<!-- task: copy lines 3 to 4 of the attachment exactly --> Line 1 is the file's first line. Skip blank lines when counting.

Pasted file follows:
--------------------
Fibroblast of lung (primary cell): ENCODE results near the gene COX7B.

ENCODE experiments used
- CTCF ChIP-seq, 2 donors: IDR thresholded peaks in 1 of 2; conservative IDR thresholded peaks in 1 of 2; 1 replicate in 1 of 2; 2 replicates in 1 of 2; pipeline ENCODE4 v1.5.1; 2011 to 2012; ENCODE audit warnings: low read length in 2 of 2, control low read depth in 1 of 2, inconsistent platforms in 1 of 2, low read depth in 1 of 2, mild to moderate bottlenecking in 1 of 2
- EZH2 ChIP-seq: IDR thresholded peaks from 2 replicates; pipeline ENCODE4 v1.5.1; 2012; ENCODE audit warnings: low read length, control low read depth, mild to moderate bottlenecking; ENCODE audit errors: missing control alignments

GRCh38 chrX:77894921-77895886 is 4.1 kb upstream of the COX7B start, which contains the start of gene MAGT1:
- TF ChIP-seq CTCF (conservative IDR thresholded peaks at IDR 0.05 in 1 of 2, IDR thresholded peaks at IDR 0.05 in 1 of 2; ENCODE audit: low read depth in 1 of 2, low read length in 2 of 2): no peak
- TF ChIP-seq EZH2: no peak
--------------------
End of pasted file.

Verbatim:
- CTCF ChIP-seq, 2 donors: IDR thresholded peaks in 1 of 2; conservative IDR thresholded peaks in 1 of 2; 1 replicate in 1 of 2; 2 replicates in 1 of 2; pipeline ENCODE4 v1.5.1; 2011 to 2012; ENCODE audit warnings: low read length in 2 of 2, control low read depth in 1 of 2, inconsistent platforms in 1 of 2, low read depth in 1 of 2, mild to moderate bottlenecking in 1 of 2
- EZH2 ChIP-seq: IDR thresholded peaks from 2 replicates; pipeline ENCODE4 v1.5.1; 2012; ENCODE audit warnings: low read length, control low read depth, mild to moderate bottlenecking; ENCODE audit errors: missing control alignments